My problem with Calling conventions is not because Compilers 'can't do it. In fact it would be pretty simple for a linker to do that (check through all code and determine best arrangement of parameter passing, for example function 1 receives parameters in 'eax','ebp' and 'esi' while function 2 receives them in 'ecx', 'eax' and on the stack; of course these two functions receive that in this way to yield a better optimization or size). This is one reason why I like asm's total control over stupid 'C' compilers/linkers. It's actually the compiler's fault (or linker), and isn't impossible to do either. But AFAIK no compiler or linker does that.

Is there such a hard-core optimizer out there, for every tiny thing?
Post 04 Sep 2007, 15:54
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FrozenKnight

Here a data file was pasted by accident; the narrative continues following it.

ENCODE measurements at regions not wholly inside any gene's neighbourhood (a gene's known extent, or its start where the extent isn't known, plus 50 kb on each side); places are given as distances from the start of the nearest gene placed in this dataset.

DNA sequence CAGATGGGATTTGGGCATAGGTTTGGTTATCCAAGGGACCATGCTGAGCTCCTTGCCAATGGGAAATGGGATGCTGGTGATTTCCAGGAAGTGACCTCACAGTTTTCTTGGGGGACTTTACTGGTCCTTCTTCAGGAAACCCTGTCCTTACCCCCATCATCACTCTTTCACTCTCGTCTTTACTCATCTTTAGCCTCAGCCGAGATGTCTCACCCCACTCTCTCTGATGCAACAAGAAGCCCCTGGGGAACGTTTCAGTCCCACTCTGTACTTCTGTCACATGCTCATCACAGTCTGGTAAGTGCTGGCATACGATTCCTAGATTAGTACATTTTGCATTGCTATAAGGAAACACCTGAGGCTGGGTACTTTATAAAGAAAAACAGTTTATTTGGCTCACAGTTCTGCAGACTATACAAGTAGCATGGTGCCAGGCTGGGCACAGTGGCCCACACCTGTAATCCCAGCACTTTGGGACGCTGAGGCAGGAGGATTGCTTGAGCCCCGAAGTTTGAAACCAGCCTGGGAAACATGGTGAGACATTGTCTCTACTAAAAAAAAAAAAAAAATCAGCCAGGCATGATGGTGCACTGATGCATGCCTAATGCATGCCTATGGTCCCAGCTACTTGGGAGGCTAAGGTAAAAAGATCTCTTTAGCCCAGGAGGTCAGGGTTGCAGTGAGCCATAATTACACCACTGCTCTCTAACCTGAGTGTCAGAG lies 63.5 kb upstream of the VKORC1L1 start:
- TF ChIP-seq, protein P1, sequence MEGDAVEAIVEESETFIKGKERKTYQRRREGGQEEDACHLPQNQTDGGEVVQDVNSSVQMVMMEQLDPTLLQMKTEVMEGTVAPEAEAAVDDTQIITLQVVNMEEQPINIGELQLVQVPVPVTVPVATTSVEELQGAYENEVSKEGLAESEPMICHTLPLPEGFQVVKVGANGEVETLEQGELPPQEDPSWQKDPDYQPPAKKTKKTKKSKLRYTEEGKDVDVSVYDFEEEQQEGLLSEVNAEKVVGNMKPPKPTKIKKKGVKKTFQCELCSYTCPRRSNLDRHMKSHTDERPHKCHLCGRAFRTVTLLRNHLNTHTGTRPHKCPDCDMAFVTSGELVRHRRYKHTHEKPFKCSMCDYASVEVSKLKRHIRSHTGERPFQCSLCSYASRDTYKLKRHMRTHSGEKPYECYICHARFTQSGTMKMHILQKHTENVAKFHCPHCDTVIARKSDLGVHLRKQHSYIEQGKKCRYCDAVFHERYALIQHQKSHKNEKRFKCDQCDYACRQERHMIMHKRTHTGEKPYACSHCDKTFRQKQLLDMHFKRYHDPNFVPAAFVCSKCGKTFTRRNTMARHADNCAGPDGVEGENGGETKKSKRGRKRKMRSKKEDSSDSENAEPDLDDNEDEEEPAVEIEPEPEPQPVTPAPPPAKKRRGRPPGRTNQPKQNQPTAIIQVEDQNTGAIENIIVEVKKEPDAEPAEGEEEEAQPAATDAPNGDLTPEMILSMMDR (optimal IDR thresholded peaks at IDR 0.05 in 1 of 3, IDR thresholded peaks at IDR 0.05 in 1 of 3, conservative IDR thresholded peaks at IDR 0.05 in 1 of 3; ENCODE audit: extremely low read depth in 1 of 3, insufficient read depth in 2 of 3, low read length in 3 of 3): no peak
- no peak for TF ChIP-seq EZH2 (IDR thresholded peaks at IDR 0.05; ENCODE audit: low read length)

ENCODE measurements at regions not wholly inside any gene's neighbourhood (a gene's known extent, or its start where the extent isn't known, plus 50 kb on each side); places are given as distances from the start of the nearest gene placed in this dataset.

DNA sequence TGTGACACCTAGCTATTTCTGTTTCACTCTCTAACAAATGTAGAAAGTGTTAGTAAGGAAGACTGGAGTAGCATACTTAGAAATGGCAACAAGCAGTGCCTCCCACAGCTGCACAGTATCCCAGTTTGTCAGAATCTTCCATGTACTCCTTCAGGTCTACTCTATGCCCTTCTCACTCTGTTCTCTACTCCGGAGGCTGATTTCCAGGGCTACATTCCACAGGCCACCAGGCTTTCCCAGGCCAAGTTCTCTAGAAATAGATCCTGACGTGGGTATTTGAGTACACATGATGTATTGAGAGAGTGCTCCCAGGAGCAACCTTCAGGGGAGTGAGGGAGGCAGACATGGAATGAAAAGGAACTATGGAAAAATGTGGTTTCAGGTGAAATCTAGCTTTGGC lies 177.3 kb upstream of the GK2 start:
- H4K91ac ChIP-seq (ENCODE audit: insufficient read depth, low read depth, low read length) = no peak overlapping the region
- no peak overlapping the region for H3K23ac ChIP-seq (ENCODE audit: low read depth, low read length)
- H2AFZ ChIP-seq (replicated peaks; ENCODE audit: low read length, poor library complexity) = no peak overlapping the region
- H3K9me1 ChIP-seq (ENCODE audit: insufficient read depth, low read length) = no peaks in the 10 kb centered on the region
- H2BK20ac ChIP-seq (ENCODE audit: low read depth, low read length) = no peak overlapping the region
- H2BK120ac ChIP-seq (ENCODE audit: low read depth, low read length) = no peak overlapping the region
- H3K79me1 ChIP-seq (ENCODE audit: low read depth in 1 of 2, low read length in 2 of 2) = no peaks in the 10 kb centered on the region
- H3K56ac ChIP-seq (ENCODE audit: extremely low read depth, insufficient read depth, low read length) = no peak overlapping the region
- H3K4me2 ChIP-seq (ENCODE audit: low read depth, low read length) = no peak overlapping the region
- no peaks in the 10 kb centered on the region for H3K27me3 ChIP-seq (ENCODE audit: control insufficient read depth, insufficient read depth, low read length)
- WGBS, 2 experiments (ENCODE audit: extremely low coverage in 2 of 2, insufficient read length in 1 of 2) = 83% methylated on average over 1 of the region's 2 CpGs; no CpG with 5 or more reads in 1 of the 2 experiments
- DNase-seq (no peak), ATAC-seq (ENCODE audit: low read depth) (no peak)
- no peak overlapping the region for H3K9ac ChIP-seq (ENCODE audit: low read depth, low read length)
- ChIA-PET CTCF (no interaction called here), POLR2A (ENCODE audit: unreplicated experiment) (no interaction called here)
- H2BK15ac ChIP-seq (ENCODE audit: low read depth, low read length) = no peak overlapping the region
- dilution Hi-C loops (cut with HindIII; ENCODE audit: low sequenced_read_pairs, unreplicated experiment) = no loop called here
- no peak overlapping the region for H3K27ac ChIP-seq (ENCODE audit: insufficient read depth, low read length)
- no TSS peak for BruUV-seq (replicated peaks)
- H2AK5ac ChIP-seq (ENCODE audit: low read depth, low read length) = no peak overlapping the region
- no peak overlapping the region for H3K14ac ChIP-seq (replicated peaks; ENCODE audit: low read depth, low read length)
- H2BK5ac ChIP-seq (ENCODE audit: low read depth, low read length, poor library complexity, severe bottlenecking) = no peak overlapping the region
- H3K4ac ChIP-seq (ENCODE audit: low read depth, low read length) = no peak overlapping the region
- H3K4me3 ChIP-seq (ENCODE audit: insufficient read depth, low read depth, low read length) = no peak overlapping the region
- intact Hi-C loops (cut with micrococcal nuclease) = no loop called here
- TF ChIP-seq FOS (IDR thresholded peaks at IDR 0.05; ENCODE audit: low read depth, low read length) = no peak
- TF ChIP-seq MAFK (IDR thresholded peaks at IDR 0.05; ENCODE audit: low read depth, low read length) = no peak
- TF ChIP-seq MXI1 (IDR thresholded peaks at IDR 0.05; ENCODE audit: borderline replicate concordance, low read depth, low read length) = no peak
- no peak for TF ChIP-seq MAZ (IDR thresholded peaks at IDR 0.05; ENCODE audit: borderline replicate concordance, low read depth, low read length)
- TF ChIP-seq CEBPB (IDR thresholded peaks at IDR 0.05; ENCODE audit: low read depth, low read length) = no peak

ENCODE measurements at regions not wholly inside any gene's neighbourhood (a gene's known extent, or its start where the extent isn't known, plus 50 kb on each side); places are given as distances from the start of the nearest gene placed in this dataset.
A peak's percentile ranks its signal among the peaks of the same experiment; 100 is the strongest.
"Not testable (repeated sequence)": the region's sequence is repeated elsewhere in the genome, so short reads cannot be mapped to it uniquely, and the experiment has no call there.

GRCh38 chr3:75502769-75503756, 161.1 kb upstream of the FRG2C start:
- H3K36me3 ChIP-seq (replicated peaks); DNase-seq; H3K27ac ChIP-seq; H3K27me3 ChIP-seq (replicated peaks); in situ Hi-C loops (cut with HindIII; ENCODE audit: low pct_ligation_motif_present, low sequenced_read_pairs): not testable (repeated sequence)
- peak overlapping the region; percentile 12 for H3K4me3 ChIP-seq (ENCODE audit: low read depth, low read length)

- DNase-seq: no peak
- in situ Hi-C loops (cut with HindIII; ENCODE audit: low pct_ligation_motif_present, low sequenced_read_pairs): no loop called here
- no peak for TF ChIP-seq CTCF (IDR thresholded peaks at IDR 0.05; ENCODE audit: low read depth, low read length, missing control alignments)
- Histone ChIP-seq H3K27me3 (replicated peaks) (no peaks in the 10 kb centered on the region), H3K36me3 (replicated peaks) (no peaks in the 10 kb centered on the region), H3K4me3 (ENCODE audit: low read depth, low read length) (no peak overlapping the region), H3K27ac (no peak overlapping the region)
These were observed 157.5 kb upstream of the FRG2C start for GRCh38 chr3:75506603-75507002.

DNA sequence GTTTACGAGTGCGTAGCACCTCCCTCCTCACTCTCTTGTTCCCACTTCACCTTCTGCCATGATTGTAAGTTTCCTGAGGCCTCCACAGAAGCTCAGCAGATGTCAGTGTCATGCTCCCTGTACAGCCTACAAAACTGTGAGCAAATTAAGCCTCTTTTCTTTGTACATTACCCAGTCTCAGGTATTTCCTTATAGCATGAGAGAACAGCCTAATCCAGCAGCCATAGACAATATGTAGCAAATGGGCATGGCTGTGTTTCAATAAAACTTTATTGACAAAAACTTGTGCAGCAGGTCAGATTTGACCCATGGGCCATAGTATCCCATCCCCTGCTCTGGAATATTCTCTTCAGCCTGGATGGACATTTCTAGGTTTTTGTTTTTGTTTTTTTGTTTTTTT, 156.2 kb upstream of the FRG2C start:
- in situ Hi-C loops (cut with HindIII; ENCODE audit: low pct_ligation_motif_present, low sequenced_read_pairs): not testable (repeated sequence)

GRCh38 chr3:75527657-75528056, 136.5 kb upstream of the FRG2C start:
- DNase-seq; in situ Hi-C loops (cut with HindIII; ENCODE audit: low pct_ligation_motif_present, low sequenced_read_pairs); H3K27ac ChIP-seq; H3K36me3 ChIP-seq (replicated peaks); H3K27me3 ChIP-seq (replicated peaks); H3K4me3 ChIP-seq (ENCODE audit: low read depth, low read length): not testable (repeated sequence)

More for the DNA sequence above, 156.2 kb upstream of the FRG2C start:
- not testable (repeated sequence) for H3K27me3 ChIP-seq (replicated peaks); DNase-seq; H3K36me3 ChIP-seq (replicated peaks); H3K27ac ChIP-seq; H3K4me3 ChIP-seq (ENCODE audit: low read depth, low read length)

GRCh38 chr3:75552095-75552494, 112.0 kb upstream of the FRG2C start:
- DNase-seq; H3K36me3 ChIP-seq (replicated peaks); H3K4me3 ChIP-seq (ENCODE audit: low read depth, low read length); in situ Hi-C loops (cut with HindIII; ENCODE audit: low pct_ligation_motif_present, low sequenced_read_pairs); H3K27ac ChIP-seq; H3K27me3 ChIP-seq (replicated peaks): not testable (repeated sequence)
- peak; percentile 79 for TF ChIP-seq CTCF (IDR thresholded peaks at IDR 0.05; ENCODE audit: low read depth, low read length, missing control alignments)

Joined: 24 Jun 2005
Posts: 128
FrozenKnight
Short answer NO. The only hard core optimizer out there is your brain.
Which is why i perfer asm over all the compilers out there.
Post 04 Sep 2007, 22:36
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levicki



Joined: 29 Jul 2007
Posts: 26
Location: Belgrade, Serbia
levicki
The_Grey_Beast wrote:
so I can always change the size if I want to (for example, replace it with "unsigned short"). Of course this also means I have to type-cast when I need to dereference it, but that's ok anyways as 'types' are for me, a bad optimization (because they restrict yourself to only one type for a specific 'memory location' so to speak).


First, what is the point of being able to change the size?